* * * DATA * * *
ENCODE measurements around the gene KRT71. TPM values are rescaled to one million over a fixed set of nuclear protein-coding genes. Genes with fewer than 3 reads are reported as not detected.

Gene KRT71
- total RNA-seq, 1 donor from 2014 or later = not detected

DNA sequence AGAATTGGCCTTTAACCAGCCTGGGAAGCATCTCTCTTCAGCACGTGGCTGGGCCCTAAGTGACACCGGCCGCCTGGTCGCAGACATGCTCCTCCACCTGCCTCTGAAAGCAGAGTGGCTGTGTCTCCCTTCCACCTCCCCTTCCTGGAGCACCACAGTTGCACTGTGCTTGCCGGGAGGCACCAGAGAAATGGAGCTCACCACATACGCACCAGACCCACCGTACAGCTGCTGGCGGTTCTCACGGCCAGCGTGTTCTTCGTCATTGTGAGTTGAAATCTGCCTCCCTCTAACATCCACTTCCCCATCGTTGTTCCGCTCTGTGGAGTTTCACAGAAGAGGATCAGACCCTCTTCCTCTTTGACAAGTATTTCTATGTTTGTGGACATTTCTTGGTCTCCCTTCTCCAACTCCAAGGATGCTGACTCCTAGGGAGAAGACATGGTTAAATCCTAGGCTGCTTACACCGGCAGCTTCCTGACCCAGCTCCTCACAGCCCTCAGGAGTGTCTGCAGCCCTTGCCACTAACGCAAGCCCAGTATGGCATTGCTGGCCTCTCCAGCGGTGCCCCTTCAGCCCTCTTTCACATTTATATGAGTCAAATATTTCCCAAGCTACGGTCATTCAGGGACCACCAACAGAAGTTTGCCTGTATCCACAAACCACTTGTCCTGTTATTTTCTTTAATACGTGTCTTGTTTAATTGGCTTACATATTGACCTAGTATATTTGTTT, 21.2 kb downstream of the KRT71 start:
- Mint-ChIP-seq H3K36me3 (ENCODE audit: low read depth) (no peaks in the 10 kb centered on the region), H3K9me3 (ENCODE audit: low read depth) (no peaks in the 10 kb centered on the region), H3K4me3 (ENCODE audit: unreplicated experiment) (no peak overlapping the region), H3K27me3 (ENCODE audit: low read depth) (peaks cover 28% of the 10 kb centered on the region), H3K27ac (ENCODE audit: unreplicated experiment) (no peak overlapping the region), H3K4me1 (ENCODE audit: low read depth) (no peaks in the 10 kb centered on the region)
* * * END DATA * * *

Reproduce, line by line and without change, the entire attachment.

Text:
ENCODE measurements around the gene KRT71. TPM values are rescaled to one million over a fixed set of nuclear protein-coding genes. Genes with fewer than 3 reads are reported as not detected.

Gene KRT71
- total RNA-seq, 1 donor from 2014 or later = not detected

DNA sequence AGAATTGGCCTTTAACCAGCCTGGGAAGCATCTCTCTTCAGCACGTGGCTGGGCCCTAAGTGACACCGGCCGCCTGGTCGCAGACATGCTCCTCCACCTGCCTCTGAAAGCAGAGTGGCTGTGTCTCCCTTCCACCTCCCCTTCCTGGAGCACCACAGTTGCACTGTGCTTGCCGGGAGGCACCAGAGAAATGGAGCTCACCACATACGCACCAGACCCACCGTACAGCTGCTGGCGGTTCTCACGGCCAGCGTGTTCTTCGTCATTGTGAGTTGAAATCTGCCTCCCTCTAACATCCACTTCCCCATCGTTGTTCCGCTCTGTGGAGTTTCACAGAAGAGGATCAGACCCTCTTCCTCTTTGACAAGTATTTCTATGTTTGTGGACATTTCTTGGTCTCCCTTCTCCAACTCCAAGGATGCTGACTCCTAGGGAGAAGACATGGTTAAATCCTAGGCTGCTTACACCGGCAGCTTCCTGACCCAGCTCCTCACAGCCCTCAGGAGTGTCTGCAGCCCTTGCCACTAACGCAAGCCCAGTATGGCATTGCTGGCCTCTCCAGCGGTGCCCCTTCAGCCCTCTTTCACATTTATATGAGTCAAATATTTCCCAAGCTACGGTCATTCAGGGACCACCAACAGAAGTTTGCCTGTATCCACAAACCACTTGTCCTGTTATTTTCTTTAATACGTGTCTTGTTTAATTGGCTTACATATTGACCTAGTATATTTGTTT, 21.2 kb downstream of the KRT71 start:
- Mint-ChIP-seq H3K36me3 (ENCODE audit: low read depth) (no peaks in the 10 kb centered on the region), H3K9me3 (ENCODE audit: low read depth) (no peaks in the 10 kb centered on the region), H3K4me3 (ENCODE audit: unreplicated experiment) (no peak overlapping the region), H3K27me3 (ENCODE audit: low read depth) (peaks cover 28% of the 10 kb centered on the region), H3K27ac (ENCODE audit: unreplicated experiment) (no peak overlapping the region), H3K4me1 (ENCODE audit: low read depth) (no peaks in the 10 kb centered on the region)